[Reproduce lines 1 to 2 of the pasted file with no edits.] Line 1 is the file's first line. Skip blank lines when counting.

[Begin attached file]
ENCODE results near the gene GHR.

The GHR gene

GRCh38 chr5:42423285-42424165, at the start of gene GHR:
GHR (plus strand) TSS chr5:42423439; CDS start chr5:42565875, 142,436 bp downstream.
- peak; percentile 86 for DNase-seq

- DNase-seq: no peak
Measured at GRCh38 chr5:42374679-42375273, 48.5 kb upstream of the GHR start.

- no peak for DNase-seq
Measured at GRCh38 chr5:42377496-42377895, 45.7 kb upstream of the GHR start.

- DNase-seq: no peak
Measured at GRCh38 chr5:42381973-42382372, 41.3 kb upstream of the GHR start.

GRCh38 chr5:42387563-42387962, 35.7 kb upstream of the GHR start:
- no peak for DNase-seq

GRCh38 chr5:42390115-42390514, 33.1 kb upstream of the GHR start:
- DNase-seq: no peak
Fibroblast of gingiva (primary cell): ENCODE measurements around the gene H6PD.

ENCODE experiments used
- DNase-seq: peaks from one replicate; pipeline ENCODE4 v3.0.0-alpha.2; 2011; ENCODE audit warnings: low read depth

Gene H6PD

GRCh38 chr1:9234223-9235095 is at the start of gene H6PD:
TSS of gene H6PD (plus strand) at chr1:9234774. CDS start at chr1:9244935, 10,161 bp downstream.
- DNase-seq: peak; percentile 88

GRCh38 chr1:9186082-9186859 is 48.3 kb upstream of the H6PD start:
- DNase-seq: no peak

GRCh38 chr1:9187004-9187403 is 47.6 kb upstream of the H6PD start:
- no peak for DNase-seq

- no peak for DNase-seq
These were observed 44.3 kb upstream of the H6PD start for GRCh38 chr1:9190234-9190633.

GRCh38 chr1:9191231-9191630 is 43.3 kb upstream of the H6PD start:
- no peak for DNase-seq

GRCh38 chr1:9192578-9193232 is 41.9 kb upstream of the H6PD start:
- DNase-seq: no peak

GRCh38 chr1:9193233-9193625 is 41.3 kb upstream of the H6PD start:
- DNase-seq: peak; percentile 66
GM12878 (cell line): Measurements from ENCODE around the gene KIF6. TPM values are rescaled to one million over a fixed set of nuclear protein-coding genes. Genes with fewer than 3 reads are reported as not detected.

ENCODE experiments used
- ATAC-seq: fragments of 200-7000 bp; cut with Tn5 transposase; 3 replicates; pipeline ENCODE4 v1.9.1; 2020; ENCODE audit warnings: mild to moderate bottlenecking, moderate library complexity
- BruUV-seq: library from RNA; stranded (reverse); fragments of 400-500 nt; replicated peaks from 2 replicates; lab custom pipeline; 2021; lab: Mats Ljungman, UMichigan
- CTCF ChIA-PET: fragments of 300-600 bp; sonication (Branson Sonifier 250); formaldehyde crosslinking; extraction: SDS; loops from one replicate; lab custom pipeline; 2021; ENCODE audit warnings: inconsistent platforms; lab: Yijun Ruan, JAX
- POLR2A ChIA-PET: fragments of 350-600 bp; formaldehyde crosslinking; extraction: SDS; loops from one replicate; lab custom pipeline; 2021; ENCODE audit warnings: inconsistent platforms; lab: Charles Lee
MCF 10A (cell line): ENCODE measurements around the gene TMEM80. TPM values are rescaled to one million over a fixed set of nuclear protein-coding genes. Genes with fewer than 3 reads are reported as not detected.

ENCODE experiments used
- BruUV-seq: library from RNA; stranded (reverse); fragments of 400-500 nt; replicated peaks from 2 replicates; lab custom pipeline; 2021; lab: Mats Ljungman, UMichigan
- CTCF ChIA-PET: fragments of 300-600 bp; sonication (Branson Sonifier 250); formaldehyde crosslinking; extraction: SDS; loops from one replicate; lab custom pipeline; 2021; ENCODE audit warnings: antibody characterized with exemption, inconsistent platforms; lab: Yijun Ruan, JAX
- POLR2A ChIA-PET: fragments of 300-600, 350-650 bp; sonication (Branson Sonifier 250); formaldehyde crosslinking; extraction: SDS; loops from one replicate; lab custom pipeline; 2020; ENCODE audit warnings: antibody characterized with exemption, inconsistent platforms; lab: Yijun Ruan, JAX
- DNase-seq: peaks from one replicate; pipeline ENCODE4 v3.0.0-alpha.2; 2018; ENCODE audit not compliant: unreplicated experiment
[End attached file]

ENCODE results near the gene GHR.

The GHR gene